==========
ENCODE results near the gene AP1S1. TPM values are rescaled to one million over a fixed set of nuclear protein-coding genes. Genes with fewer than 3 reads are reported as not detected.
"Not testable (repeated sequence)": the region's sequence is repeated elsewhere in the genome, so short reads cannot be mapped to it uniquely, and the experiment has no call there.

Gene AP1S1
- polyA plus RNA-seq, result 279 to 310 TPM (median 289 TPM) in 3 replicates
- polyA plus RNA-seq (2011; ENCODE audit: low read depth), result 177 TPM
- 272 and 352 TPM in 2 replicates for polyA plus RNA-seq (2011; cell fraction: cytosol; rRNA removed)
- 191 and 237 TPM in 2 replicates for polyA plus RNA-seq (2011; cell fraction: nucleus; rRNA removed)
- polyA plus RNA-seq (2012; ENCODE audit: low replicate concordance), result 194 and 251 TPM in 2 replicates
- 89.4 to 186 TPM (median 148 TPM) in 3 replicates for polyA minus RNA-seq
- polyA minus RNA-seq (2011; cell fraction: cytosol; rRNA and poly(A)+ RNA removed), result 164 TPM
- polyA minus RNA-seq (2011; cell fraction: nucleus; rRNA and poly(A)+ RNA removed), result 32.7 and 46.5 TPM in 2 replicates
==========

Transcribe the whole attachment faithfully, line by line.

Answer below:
ENCODE results near the gene AP1S1. TPM values are rescaled to one million over a fixed set of nuclear protein-coding genes. Genes with fewer than 3 reads are reported as not detected.
"Not testable (repeated sequence)": the region's sequence is repeated elsewhere in the genome, so short reads cannot be mapped to it uniquely, and the experiment has no call there.

Gene AP1S1
- polyA plus RNA-seq, result 279 to 310 TPM (median 289 TPM) in 3 replicates
- polyA plus RNA-seq (2011; ENCODE audit: low read depth), result 177 TPM
- 272 and 352 TPM in 2 replicates for polyA plus RNA-seq (2011; cell fraction: cytosol; rRNA removed)
- 191 and 237 TPM in 2 replicates for polyA plus RNA-seq (2011; cell fraction: nucleus; rRNA removed)
- polyA plus RNA-seq (2012; ENCODE audit: low replicate concordance), result 194 and 251 TPM in 2 replicates
- 89.4 to 186 TPM (median 148 TPM) in 3 replicates for polyA minus RNA-seq
- polyA minus RNA-seq (2011; cell fraction: cytosol; rRNA and poly(A)+ RNA removed), result 164 TPM
- polyA minus RNA-seq (2011; cell fraction: nucleus; rRNA and poly(A)+ RNA removed), result 32.7 and 46.5 TPM in 2 replicates